Can a complaint to a Media Accreditation official against a competitor legitimately be considered "private"? In any event, the DMCA is not about protecting privacy.

  Iran or North Korea could say a filing or status report they make with the IAEA is "private" and was not intended to be published. Would Google, receiving a DMCA filing, block access to the information on, say,

  Charbonneau's bad-faith argument says his complaint to the UN was "published on a blog." Is THAT what Reuters claims makes it different that publication in some other media?

  The logic of Reuters' and Charbonneau's August 14, 2013 filing with Google, put online via the project, is profoundly anti free press.

  The fact that Google accepts or didn't check, to remain in the DMCA Safe Harbor, the filing makes it even worse. The request to take-down wasn't made to or its server -- it would have been rejected. But banning a page from Search has the same censoring effect.

  The US has a regime to protect freedom of the press, and against prior restraint. But this is a loophole, exploited cynically by Reuters. What if a media conducted a long investigation of a mayor, fueled by a leaked email. When the story was published, could the Mayor make a Reuters-like filing with Google and get it blocked?

  Here is the text of Charbonneau's communication to the UN's top Media Accreditation and Liaison Unit official Stephane Dujarric and MALU's manager, to which he claimed "copyright" and for now has banned from Google's Search:

Hi Isabelle and Stephane,

I just wanted to pass on for the record that I was just confronted by Matt Lee in the DHL auditorium in very hostile fashion a short while ago (there were several witnesses, including Giampaolo). He's obviously gotten wind that there's a movement afoot to expel him from the UNCA executive committee, though he doesn't know the details yet. But he was going out of his way to be as intimidating and aggressive as possible towards me, told me I "disgust" him, etc.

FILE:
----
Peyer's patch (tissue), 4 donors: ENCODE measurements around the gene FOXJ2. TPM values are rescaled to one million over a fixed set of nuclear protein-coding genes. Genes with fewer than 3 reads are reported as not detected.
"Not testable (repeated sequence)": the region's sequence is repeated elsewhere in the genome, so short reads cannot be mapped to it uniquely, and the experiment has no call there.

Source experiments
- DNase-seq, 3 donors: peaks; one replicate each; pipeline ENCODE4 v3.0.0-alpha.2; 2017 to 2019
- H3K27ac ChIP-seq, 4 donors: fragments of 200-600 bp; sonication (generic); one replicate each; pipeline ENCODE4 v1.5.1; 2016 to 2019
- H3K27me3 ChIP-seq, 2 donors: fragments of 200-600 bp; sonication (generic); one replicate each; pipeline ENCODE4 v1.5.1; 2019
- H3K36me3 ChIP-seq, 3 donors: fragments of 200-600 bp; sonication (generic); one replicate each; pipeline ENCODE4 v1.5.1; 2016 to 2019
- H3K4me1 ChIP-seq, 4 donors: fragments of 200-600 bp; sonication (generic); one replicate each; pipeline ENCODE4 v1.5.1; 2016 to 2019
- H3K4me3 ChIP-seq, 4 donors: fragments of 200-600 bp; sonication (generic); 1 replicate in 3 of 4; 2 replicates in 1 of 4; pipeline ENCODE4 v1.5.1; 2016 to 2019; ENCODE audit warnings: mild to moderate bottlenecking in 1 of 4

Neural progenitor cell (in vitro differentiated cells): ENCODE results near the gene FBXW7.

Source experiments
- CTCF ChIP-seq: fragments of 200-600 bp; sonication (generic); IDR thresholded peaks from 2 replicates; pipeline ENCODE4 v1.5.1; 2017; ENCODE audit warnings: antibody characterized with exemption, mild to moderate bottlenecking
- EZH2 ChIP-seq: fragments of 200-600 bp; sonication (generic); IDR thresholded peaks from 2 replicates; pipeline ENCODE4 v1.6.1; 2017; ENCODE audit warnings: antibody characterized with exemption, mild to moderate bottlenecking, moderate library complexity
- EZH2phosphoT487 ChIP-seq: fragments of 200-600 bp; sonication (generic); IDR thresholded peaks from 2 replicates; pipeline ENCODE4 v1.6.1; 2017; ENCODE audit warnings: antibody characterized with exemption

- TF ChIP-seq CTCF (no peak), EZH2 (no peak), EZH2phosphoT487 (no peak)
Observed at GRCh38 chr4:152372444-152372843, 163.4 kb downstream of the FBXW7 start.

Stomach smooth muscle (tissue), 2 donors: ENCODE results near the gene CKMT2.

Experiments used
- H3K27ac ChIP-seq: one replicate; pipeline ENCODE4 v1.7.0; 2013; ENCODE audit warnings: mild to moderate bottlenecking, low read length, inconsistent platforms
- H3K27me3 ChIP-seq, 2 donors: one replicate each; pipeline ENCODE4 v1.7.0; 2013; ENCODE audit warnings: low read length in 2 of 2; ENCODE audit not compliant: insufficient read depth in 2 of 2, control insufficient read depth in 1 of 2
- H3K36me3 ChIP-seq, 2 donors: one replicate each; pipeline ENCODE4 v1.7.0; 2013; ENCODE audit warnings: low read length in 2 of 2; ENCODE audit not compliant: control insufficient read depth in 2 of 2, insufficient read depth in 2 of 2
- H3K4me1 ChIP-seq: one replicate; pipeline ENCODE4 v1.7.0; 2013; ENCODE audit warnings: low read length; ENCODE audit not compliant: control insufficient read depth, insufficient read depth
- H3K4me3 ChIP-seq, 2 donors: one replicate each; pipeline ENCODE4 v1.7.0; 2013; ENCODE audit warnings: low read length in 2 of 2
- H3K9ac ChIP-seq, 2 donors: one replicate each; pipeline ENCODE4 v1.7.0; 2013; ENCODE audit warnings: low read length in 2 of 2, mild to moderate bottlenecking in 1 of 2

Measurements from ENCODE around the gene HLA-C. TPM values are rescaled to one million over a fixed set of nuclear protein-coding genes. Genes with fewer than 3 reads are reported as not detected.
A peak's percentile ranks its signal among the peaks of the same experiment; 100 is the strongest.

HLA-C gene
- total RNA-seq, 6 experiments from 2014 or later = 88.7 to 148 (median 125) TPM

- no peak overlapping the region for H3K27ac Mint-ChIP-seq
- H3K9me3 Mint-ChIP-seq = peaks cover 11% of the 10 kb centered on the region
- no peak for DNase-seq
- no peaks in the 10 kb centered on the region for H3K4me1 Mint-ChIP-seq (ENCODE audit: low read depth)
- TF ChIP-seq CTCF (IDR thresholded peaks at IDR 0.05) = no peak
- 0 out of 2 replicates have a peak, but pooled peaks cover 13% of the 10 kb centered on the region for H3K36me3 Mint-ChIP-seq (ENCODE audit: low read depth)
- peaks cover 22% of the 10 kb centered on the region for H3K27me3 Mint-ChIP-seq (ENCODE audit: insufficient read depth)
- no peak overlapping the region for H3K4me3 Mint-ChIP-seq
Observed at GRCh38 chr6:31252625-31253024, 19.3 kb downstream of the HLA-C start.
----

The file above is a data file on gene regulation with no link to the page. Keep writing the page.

In all my 20+ years of reporting I've never been approached like that by a follow journalist in any press corps, no matter how stressful things got. He's become someone who's making it very hard for me and others in the UN press to do our jobs. His harassment of fellow reporters is reaching a new fever pitch.

I just thought you should know this.


Louis Charbonneau
Bureau Chief. United Nations
Reuters News Thomson Reuters reuters. com

This email was sent to you by Thomson Reuters, the global news and information company.

"UNCA" in the for-now banned e-mail is the United Nations Correspondents Association. The story developed here, as to Sri Lanka; here is a sample pick-up in Italian.

 There is another related form of censorship in the news today: journalist Sharmine Narwani, who wrote on Syria and other topics for Huffington Post before its acquisition by America Online, has had all of her work on the site summarily removed or disappeared. Click here then here for that.

  For the record, the Free UN Coalition to Access, formed after the old UN Correspondents Association was turned into a vehicle to try to get the investigative Press thrown out of the UN, has also spoken up along with many others for Gulf media (in particular only because based on personal knowledge Australian reporter Peter Greste) detained in Egypt, and for Angolan radio editor Queiros Chiluvia of Radio Despertar detained for looking into screams from a police station. Could that have been.. "unauthorized medical treament"?  Watch this site.